Because there are no stiles to clamber over, and the terrain, whilst undulating, makes for easy walking you will find it compels you to slow down and absorb each breathtaking scene as it presents itself.

Stinchcombe Hill is part of the Cotswold Edge, set on the southern edge of the Escarpment above the Severn valley. It offers magnificant views of the Forest of Dean, the Black Mountains, the Malvern hills, the Bristol Channel and North Devon and acts as a magnificent backdrop for the Gloucestershire market town of Dursley where this lovely walk begins.

A free public car park opposite the award winning Old Spot Inn, Dursley is but a minute's walk from the corner of May Lane and Hill Road. A Cotswold marker post and signs for the Jeju Ollie point you towards a trek up May Lane, and eventually a golf clubhouse. This part of the walk is arduous so if you prefer to start at the top of the hill (as we did) just drive on to the top and use the public car park there.

The rest is so easy very few instructions are needed, as by following the Way signs in a clockwork direction you will be able to follow the Trail easily. Benches are provided along the trail to enable walkers to sit and soak up the views as they present themselves and a stone cabin has been erected at the half way point to provide shelter if the weather turns around.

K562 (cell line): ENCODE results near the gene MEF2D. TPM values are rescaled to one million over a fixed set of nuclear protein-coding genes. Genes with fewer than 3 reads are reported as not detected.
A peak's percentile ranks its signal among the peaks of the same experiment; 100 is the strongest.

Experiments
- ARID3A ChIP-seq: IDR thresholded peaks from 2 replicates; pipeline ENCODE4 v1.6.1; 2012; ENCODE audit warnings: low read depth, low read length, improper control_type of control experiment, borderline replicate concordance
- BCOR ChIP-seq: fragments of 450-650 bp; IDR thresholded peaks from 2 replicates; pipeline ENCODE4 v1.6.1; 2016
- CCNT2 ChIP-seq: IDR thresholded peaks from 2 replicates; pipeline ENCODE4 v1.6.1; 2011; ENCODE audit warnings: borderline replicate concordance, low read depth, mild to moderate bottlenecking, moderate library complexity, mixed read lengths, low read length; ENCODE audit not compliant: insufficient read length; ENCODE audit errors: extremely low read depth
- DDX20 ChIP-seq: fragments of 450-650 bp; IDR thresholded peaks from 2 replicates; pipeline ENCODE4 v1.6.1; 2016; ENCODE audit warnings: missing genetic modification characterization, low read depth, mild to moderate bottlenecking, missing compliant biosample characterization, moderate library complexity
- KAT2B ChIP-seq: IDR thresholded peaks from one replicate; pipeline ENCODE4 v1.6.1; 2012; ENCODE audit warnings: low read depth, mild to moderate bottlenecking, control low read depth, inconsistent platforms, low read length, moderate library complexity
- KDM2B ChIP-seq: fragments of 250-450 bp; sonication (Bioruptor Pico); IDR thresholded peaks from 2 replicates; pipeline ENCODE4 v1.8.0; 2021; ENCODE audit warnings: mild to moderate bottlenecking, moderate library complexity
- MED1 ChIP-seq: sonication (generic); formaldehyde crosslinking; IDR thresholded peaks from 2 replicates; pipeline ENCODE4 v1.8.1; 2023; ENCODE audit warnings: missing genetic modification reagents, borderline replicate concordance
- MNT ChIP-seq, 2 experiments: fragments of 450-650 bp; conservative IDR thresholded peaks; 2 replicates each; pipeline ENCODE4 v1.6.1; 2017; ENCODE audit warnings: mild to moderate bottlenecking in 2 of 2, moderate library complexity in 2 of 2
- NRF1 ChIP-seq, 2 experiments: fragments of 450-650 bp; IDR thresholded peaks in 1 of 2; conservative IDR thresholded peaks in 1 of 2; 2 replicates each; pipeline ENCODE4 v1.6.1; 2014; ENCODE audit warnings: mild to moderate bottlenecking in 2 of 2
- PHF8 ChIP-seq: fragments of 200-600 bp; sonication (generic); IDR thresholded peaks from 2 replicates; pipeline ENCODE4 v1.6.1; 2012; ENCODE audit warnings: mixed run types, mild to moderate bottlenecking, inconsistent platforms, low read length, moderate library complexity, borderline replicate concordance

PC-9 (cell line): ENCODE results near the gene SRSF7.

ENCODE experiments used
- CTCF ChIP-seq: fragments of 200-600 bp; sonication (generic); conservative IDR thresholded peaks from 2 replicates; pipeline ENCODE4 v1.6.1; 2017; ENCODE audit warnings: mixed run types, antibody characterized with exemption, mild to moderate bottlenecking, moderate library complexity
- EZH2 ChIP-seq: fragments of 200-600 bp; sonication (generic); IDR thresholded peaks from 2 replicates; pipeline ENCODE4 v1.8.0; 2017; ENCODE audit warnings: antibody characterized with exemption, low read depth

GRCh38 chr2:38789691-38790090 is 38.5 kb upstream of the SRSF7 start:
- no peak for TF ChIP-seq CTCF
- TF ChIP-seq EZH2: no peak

My beloved Border Collie loved this walk, as there were no livestock to worry about and there were no signs asking us to keep the dog on a lead. There was a moment when a golf ball flew over our heads at a tremendous rate, that frightened him and us, but otherwise this walk is doggie heaven.

On returning to Dursley we all tipped into the Old Spot Inn for a hot beef sandwich and half a pint of real ale. This is one of those traditional boozers which really knows what hospitality is all about. Pythius was made as welcome as we were, the food was great and beer local. Had it not been getting late and dusk was threatening to settle, I am sure we would have settled in for the afternoon and gone on enjoying the intimate atmosphere of this fantastic little pub.